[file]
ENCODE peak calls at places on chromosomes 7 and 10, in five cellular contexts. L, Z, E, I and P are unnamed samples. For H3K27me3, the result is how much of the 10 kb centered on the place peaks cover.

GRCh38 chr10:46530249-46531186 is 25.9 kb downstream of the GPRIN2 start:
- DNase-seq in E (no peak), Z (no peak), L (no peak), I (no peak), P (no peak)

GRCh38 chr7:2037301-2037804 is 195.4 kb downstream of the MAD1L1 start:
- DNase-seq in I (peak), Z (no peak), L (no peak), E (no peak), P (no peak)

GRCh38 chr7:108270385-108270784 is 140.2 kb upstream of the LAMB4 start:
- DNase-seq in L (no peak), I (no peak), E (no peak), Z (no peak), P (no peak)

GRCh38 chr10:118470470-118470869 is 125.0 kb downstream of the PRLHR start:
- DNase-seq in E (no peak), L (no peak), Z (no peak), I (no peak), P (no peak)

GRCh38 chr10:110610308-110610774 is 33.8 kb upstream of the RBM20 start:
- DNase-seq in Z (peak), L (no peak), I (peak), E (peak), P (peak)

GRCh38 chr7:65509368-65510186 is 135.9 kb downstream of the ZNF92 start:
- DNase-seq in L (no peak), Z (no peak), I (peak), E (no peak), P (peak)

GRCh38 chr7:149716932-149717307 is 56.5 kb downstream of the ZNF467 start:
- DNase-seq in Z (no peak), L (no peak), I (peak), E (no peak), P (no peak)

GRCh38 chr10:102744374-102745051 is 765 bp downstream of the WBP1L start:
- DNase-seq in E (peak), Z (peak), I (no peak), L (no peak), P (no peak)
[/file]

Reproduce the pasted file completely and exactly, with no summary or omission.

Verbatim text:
ENCODE peak calls at places on chromosomes 7 and 10, in five cellular contexts. L, Z, E, I and P are unnamed samples. For H3K27me3, the result is how much of the 10 kb centered on the place peaks cover.

GRCh38 chr10:46530249-46531186 is 25.9 kb downstream of the GPRIN2 start:
- DNase-seq in E (no peak), Z (no peak), L (no peak), I (no peak), P (no peak)

GRCh38 chr7:2037301-2037804 is 195.4 kb downstream of the MAD1L1 start:
- DNase-seq in I (peak), Z (no peak), L (no peak), E (no peak), P (no peak)

GRCh38 chr7:108270385-108270784 is 140.2 kb upstream of the LAMB4 start:
- DNase-seq in L (no peak), I (no peak), E (no peak), Z (no peak), P (no peak)

GRCh38 chr10:118470470-118470869 is 125.0 kb downstream of the PRLHR start:
- DNase-seq in E (no peak), L (no peak), Z (no peak), I (no peak), P (no peak)

GRCh38 chr10:110610308-110610774 is 33.8 kb upstream of the RBM20 start:
- DNase-seq in Z (peak), L (no peak), I (peak), E (peak), P (peak)

GRCh38 chr7:65509368-65510186 is 135.9 kb downstream of the ZNF92 start:
- DNase-seq in L (no peak), Z (no peak), I (peak), E (no peak), P (peak)

GRCh38 chr7:149716932-149717307 is 56.5 kb downstream of the ZNF467 start:
- DNase-seq in Z (no peak), L (no peak), I (peak), E (no peak), P (no peak)

GRCh38 chr10:102744374-102745051 is 765 bp downstream of the WBP1L start:
- DNase-seq in E (peak), Z (peak), I (no peak), L (no peak), P (no peak)